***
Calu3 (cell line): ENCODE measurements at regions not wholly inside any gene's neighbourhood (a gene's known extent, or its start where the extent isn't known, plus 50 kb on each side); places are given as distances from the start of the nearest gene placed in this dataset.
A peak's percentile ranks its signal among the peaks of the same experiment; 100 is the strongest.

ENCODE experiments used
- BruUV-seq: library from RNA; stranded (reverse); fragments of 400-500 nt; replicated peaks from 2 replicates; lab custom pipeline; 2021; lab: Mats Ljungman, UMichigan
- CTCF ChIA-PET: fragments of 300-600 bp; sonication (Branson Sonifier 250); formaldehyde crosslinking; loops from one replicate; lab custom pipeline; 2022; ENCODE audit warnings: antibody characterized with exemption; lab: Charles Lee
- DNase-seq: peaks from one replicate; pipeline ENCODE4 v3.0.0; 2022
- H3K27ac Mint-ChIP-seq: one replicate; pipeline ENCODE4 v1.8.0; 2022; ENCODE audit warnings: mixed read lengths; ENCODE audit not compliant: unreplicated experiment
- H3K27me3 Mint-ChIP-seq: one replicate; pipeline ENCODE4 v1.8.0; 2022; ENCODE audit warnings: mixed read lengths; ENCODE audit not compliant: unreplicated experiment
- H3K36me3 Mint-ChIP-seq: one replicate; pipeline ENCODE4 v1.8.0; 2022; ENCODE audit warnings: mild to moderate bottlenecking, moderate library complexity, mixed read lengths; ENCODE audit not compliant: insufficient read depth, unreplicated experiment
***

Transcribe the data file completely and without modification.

Calu3 (cell line): ENCODE measurements at regions not wholly inside any gene's neighbourhood (a gene's known extent, or its start where the extent isn't known, plus 50 kb on each side); places are given as distances from the start of the nearest gene placed in this dataset.
A peak's percentile ranks its signal among the peaks of the same experiment; 100 is the strongest.

ENCODE experiments used
- BruUV-seq: library from RNA; stranded (reverse); fragments of 400-500 nt; replicated peaks from 2 replicates; lab custom pipeline; 2021; lab: Mats Ljungman, UMichigan
- CTCF ChIA-PET: fragments of 300-600 bp; sonication (Branson Sonifier 250); formaldehyde crosslinking; loops from one replicate; lab custom pipeline; 2022; ENCODE audit warnings: antibody characterized with exemption; lab: Charles Lee
- DNase-seq: peaks from one replicate; pipeline ENCODE4 v3.0.0; 2022
- H3K27ac Mint-ChIP-seq: one replicate; pipeline ENCODE4 v1.8.0; 2022; ENCODE audit warnings: mixed read lengths; ENCODE audit not compliant: unreplicated experiment
- H3K27me3 Mint-ChIP-seq: one replicate; pipeline ENCODE4 v1.8.0; 2022; ENCODE audit warnings: mixed read lengths; ENCODE audit not compliant: unreplicated experiment
- H3K36me3 Mint-ChIP-seq: one replicate; pipeline ENCODE4 v1.8.0; 2022; ENCODE audit warnings: mild to moderate bottlenecking, moderate library complexity, mixed read lengths; ENCODE audit not compliant: insufficient read depth, unreplicated experiment